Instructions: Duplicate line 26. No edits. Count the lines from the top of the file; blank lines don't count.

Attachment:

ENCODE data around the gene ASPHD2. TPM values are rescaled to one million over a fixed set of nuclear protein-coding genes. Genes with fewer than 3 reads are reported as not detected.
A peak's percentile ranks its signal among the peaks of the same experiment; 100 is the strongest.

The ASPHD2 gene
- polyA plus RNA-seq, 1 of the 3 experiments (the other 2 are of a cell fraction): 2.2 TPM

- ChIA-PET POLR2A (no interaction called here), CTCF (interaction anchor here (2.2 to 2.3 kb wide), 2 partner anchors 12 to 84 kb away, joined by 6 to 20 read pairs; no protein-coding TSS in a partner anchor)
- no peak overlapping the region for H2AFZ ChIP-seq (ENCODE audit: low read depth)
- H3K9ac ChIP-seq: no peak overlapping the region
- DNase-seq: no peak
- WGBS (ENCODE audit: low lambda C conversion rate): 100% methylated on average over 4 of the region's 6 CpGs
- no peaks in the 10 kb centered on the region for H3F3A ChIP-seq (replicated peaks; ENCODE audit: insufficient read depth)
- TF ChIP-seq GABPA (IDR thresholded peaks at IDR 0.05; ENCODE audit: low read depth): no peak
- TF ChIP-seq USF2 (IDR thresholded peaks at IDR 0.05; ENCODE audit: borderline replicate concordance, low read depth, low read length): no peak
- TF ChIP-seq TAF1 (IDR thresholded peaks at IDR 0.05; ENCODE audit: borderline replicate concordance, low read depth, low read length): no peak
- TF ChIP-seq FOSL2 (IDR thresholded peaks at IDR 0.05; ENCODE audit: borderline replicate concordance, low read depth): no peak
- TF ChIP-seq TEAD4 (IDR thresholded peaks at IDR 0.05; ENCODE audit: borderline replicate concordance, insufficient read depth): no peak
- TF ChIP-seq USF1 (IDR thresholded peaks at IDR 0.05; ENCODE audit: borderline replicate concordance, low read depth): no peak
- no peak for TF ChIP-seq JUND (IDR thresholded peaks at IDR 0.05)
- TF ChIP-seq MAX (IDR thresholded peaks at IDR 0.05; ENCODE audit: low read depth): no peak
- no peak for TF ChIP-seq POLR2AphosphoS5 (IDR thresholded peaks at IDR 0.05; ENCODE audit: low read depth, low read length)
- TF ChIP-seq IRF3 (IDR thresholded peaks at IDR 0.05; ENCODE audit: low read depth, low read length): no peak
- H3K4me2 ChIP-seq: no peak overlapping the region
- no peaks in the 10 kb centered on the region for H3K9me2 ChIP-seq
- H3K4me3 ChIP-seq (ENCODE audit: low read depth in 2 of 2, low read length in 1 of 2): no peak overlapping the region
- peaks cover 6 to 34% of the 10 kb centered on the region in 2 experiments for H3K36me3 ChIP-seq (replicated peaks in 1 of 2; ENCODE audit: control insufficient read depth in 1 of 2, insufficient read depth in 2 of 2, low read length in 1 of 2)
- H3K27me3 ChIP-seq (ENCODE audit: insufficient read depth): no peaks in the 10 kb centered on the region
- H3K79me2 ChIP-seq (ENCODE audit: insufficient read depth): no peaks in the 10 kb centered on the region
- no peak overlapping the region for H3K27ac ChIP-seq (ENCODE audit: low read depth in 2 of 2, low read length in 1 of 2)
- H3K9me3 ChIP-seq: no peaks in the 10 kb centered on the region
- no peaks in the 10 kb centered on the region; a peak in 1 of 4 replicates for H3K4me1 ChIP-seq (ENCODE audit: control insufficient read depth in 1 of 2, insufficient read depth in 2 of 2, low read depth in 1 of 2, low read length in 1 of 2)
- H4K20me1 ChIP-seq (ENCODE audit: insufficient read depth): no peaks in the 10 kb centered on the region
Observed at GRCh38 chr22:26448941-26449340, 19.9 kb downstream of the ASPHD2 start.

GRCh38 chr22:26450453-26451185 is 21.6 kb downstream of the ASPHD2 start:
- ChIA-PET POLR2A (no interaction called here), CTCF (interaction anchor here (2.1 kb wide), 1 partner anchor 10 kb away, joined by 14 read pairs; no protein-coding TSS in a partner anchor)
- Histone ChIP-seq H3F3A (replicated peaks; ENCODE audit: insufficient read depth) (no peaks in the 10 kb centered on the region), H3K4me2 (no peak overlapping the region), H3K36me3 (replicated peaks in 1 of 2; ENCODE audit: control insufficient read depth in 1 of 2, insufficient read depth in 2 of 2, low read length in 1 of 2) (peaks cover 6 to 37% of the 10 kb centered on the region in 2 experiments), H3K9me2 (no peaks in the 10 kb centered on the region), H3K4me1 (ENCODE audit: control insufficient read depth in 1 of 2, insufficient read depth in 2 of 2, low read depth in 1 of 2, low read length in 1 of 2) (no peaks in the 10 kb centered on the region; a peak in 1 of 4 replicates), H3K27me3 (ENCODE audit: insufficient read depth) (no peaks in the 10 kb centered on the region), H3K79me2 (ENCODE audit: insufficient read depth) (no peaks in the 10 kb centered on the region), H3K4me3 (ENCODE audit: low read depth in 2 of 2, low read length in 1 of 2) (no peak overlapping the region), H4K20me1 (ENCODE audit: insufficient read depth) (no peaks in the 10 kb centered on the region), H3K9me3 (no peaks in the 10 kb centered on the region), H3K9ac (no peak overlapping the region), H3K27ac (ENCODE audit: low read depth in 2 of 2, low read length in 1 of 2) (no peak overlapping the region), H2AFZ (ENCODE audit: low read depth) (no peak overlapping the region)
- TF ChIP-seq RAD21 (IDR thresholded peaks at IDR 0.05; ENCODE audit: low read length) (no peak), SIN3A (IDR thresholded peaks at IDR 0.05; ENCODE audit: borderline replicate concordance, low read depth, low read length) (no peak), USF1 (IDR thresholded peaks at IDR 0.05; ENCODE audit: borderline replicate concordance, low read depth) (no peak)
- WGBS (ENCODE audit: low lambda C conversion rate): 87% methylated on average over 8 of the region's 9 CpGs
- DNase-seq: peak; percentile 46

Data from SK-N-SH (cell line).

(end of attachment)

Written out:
- H3K79me2 ChIP-seq (ENCODE audit: insufficient read depth): no peaks in the 10 kb centered on the region